'I really do feel that it is one nation, one team': US Soccer agrees to equal pay for men, women players
MILWAUKEE (CBS 58) -- The United States Soccer Federation, the United States Women's National Team Players Association and the United States National Soccer Team Players Association have come to terms on two collective bargaining agreements that will see men and women players receive equal pay and World Cup bonuses.
"I am just so incredibly proud of what we've achieved," said Cindy Parlow Cone, president of the U.S. Soccer Federation and a World Cup champion. "I've been in this equal pay fight for over 20 years; first as a player and now at U.S. Soccer."
The deals mean identical financial terms for men and women players, identical game payments, equalization of World Cup prize money through a pooling system and identical commercial and revenue sharing agreements. Childcare for men and women players is also included.
"Real collaboration among all the parties will help US soccer become even more competitive on the world stage," Cone said. "I think this will not only impact soccer, but it will impact the sport in general, as well as societies."
Andrea Schneider is a law professor at Marquette University and is Director of the Institute for Women's Leadership. She says that while it is frustrating an equal pay deal has taken so long to achieve, she's hopeful it will serve as a good example for society moving forward.
"This agreement hopefully inspires others to insist on equal opportunity, equal facilities, equal coaching and equal talented coaching at all levels. That itself promotes equality," Schneider said. "I hope it gives everybody hope and inspiration to push forward."
Earlier this year, the USWNTPA and USSF announced an agreement resolving outstanding equal pay claims that were in litigation. The settlement included $22 million to the USWNT players named in the case. A players fund was also established by USSF with $2 million benefitting players during their post-soccer careers. Some of that money is also used to help grow the sport for women.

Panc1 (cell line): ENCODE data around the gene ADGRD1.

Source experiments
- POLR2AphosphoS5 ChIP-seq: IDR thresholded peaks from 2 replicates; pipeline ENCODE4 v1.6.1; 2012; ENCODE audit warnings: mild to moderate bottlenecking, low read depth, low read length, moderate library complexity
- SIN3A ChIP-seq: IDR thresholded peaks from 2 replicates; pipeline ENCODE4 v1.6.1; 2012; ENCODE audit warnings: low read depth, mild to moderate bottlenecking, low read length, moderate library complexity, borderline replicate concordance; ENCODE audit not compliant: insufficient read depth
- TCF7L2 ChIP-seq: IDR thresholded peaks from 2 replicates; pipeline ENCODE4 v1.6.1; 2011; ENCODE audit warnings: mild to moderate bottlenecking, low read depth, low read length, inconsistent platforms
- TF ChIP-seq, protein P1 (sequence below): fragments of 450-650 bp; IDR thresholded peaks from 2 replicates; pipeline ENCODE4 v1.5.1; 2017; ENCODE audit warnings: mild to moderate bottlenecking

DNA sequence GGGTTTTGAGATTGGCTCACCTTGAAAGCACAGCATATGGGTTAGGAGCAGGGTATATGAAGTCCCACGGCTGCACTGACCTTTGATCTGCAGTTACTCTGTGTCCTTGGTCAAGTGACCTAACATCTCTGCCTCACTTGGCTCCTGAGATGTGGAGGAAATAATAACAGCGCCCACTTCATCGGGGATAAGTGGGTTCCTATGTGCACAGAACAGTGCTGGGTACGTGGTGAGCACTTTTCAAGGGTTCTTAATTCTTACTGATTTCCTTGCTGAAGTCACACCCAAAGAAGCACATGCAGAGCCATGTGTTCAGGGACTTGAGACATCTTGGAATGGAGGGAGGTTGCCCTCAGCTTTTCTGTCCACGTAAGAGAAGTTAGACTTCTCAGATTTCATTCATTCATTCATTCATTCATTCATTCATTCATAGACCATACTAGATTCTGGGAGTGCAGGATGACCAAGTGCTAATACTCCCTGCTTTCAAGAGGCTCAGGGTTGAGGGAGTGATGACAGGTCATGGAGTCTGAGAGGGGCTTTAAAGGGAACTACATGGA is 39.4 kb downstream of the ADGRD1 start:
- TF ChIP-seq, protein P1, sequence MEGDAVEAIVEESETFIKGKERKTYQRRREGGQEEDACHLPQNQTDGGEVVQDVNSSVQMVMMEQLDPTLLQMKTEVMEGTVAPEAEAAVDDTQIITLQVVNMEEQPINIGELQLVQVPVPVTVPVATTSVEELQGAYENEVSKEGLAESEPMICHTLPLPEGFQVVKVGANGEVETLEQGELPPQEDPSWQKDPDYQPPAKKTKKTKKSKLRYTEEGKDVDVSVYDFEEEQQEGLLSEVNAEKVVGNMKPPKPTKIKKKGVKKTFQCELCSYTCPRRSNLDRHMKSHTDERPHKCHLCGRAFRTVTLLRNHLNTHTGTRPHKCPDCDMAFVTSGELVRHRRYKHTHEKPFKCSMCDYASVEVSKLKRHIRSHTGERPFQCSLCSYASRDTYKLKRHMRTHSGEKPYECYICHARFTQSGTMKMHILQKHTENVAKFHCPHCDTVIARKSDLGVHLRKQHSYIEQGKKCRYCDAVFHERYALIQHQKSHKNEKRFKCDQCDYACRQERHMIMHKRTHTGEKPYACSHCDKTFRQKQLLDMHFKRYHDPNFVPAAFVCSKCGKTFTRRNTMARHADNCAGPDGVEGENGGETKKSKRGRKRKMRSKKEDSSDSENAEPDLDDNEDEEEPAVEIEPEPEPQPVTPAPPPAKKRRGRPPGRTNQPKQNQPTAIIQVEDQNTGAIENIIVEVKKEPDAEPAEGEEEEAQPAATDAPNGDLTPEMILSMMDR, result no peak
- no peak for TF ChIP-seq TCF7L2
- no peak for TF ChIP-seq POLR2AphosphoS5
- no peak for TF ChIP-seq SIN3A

Members from both the men's and women's national teams expressed their excitement for the new deal in a conference call Wednesday afternoon, on May 18.
"We're all very excited. Very proud," explained Walker Zimmerman, a defender for the men's national team and part of the USNSTPA leadership. "Sure, there was a potential chance of making less money, no doubt about it, but we also believe so much in the women's team. We believe in the whole premise of equal pay and ultimately that was a big driving point for us. We'll be each other's biggest cheerleaders for sure."
"This isn't a one hit wonder. Women are in leadership. Over time, we have progressed, globally, our positions in the world that have made this a lot easier to come by," said Margaret Purce, a forward for the women's national team. "I really do feel that it is one nation, one team."
The CBAs will be in place until 2028.